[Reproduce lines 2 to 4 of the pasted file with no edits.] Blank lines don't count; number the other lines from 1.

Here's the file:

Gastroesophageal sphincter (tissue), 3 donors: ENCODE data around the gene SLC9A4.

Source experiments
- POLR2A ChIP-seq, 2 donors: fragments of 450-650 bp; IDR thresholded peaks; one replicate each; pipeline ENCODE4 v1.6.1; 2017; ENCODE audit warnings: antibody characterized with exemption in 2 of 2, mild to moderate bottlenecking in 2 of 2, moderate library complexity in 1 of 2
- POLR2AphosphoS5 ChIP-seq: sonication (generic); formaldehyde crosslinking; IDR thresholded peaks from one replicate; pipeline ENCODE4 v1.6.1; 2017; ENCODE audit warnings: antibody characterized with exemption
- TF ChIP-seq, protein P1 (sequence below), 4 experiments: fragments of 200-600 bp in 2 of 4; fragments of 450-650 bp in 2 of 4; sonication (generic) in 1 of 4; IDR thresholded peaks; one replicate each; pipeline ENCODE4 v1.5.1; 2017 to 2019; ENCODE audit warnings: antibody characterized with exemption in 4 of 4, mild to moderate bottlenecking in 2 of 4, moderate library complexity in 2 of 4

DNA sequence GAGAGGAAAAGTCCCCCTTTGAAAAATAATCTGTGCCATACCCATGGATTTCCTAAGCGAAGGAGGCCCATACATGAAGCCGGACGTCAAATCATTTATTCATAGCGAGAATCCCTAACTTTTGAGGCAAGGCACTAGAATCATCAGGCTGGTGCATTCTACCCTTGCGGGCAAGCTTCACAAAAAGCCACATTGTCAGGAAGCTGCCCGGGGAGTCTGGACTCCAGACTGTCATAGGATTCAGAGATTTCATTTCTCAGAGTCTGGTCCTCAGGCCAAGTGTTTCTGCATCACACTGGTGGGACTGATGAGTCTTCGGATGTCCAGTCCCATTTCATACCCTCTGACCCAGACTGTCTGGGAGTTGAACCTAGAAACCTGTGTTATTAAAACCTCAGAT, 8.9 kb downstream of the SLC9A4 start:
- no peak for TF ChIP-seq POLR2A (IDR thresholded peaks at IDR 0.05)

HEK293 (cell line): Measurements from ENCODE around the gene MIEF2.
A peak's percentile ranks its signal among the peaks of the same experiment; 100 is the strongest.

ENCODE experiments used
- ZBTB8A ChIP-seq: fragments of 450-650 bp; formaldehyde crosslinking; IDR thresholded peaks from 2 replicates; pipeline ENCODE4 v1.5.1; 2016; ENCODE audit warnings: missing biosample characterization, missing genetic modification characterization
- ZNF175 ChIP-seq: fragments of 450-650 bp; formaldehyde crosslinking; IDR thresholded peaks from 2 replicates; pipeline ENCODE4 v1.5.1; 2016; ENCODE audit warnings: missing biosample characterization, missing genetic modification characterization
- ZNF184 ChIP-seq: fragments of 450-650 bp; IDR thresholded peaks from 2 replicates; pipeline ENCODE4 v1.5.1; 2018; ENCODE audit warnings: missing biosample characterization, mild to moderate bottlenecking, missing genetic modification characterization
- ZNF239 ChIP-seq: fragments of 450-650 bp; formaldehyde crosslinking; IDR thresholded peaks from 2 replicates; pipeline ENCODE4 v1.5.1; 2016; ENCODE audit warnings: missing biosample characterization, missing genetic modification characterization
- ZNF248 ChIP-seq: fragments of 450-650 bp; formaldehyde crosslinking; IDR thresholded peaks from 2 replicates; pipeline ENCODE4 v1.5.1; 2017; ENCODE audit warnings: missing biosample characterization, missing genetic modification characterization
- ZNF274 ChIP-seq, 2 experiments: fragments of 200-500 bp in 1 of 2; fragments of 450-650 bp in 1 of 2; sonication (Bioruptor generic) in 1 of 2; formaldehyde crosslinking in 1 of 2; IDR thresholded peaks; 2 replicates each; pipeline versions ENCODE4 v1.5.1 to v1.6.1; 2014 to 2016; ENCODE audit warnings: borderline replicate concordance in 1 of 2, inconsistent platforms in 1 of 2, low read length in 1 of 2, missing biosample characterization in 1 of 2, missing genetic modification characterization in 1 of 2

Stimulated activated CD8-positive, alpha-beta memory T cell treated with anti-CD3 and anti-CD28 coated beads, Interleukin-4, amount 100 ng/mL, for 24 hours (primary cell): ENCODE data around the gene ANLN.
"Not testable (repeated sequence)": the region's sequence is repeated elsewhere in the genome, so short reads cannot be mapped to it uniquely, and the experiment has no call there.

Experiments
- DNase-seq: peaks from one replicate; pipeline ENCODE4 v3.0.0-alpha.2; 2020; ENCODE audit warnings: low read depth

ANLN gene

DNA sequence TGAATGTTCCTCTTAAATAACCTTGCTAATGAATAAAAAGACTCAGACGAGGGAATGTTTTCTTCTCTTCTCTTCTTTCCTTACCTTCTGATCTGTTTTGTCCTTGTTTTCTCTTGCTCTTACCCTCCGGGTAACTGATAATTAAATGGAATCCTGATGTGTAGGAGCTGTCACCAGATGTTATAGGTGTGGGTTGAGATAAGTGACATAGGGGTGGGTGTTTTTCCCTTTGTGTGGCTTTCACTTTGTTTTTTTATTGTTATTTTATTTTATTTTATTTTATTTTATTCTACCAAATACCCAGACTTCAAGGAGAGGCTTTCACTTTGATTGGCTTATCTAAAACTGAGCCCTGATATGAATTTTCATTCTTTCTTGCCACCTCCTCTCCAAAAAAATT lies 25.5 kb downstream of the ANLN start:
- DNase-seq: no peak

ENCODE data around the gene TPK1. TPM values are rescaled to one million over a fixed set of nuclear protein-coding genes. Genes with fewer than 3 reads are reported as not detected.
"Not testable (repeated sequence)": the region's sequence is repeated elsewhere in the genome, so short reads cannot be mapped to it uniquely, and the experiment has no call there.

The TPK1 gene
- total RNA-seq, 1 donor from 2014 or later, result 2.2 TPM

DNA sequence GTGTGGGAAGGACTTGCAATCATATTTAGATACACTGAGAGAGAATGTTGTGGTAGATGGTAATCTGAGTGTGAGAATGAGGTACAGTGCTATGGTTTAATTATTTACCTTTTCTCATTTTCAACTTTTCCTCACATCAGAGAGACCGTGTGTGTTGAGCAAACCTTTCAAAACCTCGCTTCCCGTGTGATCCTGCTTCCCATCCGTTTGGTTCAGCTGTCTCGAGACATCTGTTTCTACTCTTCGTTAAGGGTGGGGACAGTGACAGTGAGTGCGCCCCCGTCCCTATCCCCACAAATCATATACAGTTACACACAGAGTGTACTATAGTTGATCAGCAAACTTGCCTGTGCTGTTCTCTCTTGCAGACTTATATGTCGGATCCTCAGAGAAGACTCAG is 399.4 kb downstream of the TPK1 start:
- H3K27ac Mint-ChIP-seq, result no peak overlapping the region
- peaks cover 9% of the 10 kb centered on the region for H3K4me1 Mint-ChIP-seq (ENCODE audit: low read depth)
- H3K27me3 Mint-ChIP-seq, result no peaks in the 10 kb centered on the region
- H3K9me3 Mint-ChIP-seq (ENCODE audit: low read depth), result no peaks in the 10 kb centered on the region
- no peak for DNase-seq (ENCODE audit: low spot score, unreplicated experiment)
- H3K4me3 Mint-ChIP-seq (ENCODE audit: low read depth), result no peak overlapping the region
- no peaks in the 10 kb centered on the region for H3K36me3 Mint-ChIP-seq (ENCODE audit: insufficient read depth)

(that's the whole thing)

Source experiments
- POLR2A ChIP-seq, 2 donors: fragments of 450-650 bp; IDR thresholded peaks; one replicate each; pipeline ENCODE4 v1.6.1; 2017; ENCODE audit warnings: antibody characterized with exemption in 2 of 2, mild to moderate bottlenecking in 2 of 2, moderate library complexity in 1 of 2
- POLR2AphosphoS5 ChIP-seq: sonication (generic); formaldehyde crosslinking; IDR thresholded peaks from one replicate; pipeline ENCODE4 v1.6.1; 2017; ENCODE audit warnings: antibody characterized with exemption